What can Ibero-America contribute to the slumbering, overly rationalistic and, why not say, sclerotized faith of Europe? A lot. Priests and religious who want to be well trained continue to arrive in Europe. The Schools of Theology of Rome, of Spain are a good sample of it. Young priests and religious who want to serve the Church as the Church needs to be served. Many of them during the time of their programs of study help in parishes. There are also Spanish dioceses in which there is an abundance of Latin American clergy. Therefore, we receive the Word of God and the sacraments from them. Faced with such low numbers of Spanish clergy, it is not difficult to imagine that in 10 years' time priests, well trained in Europe and with the impetus of Latin America, will have to come to help us.
The United States is also strongly evangelized by Latinos, especially Mexicans, who fill the churches. They make up almost a third of Catholics and half of them are under 40 years old. Yes, Latinos carry the faith wherever they go. And this ties in with another interesting idea. A Pope that they have gone "to the end of the world" will show us what the Latin American Church can bring to the world. And that fills all Latin Americans with pride (why not say it?), whether they are Catholics or not.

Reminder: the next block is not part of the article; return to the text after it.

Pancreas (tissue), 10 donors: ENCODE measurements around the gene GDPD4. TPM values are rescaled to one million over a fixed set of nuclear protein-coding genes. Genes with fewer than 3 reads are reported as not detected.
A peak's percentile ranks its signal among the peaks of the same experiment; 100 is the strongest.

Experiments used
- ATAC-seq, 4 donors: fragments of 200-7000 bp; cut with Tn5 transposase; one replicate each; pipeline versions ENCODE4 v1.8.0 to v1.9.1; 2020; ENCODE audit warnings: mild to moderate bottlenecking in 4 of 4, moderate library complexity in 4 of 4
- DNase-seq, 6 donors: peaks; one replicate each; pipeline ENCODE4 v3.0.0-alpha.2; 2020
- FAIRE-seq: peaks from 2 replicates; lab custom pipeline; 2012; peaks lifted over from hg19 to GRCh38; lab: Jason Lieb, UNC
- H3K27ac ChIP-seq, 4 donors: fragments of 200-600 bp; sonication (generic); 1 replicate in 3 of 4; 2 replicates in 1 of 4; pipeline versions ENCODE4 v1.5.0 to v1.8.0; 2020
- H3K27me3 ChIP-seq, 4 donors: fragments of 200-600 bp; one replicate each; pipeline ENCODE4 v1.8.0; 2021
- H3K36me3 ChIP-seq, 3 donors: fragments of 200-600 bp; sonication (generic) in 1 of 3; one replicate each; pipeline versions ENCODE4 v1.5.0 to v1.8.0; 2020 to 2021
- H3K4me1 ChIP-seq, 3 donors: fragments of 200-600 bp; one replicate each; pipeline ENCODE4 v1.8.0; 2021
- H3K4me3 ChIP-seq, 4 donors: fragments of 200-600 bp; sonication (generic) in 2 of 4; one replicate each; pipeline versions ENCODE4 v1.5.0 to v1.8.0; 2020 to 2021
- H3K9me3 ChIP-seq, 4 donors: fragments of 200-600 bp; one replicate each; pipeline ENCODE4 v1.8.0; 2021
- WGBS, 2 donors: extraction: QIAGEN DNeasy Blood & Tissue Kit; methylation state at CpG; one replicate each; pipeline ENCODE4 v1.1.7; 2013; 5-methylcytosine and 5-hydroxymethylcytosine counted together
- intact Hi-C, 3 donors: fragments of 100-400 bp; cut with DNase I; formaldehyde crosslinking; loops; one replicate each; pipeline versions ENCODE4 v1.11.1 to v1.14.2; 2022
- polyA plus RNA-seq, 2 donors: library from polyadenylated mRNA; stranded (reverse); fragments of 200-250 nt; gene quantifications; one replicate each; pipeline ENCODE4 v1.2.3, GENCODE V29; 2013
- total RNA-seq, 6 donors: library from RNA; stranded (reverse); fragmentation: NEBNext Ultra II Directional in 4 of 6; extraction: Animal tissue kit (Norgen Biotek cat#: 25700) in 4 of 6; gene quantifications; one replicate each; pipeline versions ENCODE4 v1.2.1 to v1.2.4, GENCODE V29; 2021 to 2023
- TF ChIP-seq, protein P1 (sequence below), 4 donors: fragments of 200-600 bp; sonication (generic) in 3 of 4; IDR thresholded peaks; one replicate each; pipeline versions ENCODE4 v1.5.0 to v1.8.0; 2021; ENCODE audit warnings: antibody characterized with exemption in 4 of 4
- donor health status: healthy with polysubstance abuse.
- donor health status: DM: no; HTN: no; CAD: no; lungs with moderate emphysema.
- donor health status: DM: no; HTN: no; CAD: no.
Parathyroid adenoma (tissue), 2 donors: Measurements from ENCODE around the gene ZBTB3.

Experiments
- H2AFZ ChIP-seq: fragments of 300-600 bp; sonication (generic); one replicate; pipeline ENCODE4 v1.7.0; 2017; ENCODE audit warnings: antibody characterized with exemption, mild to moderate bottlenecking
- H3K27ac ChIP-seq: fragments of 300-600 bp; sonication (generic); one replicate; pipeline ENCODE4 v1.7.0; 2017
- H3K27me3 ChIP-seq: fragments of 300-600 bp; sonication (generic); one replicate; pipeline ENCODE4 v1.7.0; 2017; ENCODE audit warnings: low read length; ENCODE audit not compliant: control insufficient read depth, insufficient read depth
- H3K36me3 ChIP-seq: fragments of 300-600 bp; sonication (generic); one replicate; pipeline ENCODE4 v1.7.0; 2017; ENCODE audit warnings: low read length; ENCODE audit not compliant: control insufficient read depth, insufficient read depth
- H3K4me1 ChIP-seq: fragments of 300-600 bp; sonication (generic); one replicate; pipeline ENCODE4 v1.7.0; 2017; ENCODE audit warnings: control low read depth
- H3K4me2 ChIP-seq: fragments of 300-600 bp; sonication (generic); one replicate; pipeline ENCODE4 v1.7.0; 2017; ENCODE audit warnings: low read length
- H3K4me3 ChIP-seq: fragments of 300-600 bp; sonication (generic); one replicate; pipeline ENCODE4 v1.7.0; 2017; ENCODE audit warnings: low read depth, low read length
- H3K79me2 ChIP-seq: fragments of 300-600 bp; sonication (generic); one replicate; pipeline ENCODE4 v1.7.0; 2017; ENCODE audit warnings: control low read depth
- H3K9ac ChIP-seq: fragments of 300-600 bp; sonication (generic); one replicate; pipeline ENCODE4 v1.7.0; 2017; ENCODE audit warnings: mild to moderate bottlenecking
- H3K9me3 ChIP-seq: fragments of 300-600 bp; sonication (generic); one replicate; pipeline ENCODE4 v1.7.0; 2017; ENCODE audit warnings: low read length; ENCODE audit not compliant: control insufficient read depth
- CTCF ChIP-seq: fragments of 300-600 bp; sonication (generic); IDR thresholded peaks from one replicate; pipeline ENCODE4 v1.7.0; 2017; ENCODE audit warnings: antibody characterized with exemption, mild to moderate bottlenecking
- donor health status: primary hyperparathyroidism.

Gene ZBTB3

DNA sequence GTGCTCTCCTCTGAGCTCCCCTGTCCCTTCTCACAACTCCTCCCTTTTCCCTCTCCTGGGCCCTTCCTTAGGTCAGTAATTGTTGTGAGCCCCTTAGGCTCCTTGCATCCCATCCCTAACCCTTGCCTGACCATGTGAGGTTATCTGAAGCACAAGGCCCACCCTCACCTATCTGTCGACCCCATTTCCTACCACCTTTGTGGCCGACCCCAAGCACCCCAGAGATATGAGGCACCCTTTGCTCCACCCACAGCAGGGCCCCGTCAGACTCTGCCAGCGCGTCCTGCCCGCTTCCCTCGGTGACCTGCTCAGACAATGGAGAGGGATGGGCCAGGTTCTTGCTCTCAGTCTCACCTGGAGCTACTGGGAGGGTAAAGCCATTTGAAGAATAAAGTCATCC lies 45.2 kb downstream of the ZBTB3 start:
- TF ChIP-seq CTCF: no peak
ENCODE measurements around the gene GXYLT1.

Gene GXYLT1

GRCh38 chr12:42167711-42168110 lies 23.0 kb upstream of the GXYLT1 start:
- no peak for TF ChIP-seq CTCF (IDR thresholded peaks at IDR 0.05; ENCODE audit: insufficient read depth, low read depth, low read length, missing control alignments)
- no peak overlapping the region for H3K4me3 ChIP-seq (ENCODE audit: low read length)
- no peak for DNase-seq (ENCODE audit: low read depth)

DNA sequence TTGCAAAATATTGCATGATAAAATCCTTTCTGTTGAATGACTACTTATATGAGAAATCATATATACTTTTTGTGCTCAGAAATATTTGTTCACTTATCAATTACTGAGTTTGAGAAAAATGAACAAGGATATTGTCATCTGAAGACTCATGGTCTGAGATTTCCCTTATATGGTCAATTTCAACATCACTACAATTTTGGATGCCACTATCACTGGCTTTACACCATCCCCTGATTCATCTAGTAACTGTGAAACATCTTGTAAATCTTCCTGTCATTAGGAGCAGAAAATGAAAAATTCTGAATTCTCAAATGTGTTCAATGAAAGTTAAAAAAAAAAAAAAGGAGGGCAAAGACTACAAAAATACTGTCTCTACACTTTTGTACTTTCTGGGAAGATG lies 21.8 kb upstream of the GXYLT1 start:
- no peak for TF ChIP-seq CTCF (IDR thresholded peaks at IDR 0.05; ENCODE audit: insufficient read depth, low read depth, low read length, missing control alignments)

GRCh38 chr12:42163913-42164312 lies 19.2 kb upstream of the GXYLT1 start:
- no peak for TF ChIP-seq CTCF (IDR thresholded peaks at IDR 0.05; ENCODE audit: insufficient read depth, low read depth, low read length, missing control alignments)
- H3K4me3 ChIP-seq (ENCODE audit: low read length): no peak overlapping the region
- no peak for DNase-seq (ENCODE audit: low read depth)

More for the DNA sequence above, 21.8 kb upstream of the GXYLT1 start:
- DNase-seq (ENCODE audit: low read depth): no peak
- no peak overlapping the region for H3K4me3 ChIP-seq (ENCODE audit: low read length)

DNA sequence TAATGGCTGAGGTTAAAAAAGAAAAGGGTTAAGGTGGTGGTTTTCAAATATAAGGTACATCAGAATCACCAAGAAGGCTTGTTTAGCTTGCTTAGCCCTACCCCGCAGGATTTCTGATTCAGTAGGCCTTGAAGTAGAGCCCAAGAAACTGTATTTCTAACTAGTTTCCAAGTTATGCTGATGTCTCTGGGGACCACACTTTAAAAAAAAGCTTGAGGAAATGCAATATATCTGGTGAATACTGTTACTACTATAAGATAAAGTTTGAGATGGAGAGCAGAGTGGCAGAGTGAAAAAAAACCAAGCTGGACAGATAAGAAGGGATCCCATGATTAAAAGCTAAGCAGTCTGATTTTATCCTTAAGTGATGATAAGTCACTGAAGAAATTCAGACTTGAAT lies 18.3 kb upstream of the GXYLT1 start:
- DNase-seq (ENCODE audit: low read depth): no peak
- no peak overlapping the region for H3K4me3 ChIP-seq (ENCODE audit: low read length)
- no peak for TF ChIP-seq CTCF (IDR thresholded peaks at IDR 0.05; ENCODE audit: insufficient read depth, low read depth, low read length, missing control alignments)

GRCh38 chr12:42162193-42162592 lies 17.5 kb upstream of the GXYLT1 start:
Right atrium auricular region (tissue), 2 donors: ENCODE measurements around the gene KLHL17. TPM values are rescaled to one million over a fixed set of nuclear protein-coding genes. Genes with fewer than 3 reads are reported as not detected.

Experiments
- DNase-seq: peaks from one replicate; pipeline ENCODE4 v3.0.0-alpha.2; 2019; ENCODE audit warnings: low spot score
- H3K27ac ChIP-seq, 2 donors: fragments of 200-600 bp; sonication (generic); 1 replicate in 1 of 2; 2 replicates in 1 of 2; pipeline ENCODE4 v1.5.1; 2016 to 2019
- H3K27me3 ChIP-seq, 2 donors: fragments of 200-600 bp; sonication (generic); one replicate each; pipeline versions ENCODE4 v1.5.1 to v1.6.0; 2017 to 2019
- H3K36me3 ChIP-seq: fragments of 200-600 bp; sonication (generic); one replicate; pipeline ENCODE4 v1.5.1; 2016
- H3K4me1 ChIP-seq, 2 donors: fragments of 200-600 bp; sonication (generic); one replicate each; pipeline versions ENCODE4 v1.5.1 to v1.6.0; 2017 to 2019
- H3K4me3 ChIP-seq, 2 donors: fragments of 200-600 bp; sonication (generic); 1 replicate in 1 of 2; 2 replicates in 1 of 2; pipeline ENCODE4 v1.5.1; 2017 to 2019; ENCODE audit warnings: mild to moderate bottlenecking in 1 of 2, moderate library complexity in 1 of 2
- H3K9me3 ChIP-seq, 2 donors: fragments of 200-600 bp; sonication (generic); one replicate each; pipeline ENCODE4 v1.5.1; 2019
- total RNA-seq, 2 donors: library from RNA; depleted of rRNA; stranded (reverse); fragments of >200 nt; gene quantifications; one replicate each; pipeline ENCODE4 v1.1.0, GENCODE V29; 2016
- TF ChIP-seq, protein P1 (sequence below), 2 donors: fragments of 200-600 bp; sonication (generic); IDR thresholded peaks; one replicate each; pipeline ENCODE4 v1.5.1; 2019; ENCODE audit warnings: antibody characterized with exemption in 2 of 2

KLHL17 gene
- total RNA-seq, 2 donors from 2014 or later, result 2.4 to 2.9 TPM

John Paul II and Benedict XVI have "elaborated" the faith, Pope Francis is going to show us that this faith is simple, that it is a celebration, that it is joyful, that it is young. In other words, that the Church is alive.
A whole continent
Benedict XVI in the words of his last days as Pontiff constantly spoke of prayer; Pope Francis began his pontificate praying and asking the blessing of the faithful for him. A custom that is rooted in Latin America: asking the blessing of the priest and parents.
In the face of the secularization of Europe and North America, comes a faith of the people. Of a people who suffer basic needs but are joyful, they have a meaning to live: their faith. On the contrary, in Europe our suffering is spiritual: there is no lack of anything but we have no meaning in life. As opposed to what was expected (or rather, what the media told us that the Church needs): a young, strong pope, with stamina and capacity to "fix" the Curia, to face the challenges of humanity; the Holy Spirit has offered us a priest little known to the majority, humble, simple, who travels by bus and who makes himself dinner. Once again God breaks our molds: He was born in Bethlehem, in a stable, lived for 30 years in a small town, died stripped of everything and thus achieved our salvation. The Church, which seeks to bring Christ's salvation to all people, cannot present itself in any other way: with humility and simplicity. Let us not seek in the Church, in the Pope, the same as in the world: power, pride, success. That was not the life of Christ and it is not the life of the Pope.